7. 7. Share this eBook! Top 6 Things Anesthesia Providers Should Know When Evaluating AIMS 7 Analytics Regardless if your anesthesia practice is a physician only private practice or an academic group, the need for access to data is steadily increasing. The problem most groups run into is that the data extract is either one- dimensional or takes so long to aggregate that it is no longer useful. Practices may even take on the additional overhead of data analysts in order to push data out in a timely manner. Vendors typically offer reporting features in one of several formats: • Microsoft Excel: Easy to manipulate but requires additional resource time to make data meaningful. • Crystal Reports: PDF reports that are based on a string of pre-determined data points. • Business Objects: Can display complex data but require users to pre-determine report constructs. Requires additional resources and training to manage. • Self-service Business Intelligence (BI): Enables the average end user to run and display queries based on endless variations of data selection. This platform also allows the incorporation of data from multiple systems.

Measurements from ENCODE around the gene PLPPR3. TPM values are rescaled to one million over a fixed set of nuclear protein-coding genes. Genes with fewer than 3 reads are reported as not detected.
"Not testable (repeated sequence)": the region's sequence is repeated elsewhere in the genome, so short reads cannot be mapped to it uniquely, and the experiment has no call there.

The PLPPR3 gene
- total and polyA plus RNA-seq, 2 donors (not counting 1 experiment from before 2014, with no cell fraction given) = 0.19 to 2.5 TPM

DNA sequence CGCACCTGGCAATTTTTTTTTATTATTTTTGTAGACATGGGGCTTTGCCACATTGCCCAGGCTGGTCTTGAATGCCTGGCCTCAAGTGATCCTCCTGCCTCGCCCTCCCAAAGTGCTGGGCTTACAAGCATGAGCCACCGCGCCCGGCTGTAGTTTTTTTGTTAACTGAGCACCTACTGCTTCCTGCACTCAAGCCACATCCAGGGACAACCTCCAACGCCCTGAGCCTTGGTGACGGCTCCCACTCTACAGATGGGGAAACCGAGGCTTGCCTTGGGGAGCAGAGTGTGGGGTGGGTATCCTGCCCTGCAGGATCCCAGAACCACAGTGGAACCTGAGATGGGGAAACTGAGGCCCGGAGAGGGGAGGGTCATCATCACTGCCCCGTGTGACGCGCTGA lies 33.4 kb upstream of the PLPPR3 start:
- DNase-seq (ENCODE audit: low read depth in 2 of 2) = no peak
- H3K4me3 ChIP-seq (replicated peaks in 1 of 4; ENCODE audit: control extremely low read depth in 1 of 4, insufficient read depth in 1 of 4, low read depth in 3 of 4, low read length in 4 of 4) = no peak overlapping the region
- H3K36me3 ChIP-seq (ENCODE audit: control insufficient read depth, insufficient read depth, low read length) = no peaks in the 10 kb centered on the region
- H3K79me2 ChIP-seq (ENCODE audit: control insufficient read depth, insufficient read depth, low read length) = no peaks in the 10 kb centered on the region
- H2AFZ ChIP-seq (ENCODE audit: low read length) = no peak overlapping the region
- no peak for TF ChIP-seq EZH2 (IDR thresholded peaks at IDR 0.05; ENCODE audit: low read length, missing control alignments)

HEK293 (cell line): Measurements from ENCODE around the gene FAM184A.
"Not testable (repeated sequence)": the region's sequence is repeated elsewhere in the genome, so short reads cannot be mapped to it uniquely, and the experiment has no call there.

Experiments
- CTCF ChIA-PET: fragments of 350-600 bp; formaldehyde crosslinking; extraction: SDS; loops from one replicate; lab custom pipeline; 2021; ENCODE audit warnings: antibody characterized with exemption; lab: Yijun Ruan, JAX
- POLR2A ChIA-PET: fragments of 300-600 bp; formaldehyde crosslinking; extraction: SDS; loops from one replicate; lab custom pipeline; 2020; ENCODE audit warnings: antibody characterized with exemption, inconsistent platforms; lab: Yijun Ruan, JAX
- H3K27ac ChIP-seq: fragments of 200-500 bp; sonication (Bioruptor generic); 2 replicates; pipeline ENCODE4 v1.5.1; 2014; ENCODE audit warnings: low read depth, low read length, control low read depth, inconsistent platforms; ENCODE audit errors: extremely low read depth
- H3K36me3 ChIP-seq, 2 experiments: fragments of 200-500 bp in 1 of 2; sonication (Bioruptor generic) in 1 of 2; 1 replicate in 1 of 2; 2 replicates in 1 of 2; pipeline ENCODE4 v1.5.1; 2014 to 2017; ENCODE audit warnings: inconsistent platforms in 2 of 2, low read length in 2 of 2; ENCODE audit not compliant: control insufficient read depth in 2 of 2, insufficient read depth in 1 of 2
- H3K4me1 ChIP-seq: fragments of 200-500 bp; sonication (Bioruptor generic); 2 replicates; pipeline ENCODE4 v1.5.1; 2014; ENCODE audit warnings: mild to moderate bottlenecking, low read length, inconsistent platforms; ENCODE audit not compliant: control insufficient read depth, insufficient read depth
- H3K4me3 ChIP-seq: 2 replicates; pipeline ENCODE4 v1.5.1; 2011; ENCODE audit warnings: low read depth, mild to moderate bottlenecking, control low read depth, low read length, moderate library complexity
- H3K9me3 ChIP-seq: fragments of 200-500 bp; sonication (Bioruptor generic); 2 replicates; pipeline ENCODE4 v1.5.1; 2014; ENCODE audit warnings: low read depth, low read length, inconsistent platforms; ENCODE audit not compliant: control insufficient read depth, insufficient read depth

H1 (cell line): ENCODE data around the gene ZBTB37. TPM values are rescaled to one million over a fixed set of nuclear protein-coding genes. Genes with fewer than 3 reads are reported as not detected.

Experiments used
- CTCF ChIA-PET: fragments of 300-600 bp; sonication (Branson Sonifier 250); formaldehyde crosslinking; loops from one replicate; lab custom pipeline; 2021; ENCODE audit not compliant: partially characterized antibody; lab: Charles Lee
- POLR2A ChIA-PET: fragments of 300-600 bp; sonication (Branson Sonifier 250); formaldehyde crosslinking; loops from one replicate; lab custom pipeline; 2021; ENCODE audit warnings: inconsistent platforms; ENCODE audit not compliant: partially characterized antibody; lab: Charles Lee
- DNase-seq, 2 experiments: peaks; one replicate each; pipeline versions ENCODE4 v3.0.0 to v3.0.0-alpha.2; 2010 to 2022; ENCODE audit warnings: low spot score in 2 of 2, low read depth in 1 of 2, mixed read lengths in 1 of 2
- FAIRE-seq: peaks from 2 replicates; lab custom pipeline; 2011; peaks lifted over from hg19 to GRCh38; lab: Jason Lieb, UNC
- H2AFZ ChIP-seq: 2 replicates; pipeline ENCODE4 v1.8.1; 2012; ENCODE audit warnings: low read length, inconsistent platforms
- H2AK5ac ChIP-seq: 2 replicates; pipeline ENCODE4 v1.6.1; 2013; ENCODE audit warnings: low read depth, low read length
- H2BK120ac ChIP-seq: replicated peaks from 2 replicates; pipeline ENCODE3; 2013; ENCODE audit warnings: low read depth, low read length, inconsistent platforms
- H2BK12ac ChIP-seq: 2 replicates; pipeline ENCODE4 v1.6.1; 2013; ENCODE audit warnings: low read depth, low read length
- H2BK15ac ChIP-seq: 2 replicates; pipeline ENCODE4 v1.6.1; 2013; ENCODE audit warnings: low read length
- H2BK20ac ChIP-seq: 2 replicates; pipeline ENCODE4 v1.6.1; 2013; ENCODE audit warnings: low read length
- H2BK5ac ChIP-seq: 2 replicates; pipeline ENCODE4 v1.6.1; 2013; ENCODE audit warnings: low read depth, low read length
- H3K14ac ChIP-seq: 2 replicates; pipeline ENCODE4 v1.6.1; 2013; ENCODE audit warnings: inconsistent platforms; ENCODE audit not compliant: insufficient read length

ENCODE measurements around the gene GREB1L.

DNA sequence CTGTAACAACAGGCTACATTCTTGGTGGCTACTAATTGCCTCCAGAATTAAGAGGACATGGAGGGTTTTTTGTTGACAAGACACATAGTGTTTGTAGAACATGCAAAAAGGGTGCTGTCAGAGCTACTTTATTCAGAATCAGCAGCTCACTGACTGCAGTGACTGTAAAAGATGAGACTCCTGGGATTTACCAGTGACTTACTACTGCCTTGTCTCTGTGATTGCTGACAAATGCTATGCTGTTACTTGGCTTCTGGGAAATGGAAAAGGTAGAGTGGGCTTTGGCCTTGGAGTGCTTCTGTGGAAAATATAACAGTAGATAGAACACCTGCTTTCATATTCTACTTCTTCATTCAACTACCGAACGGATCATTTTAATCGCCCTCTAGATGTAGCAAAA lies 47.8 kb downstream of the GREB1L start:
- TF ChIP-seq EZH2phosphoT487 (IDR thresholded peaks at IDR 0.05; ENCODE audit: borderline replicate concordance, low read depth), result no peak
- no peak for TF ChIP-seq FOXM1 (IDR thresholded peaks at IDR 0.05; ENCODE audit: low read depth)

8. 8. Share this eBook! Top 6 Things Anesthesia Providers Should Know When Evaluating AIMS 8 The Vendor Relationship Often overlooked in the selection process is the vendor’s approach to the client relationship. How will the vendor support the client during training and implementation? Once you are using the system, will the vendor come on site at regular intervals to help you maximize the return on your investment? And is the vendor committed to ongoing development of the product, which will be evident in their ability to deliver new functionality to keep your system current? Here are a few questions to ask during the selection process: • What is your typical implementation timeline? Can you be flexible to meet my implementation needs? • What is your implementation methodology? Is your methodology proven? • How you train end users? How long does training take? • What happens after we start using the system? • How often do you release new functionality?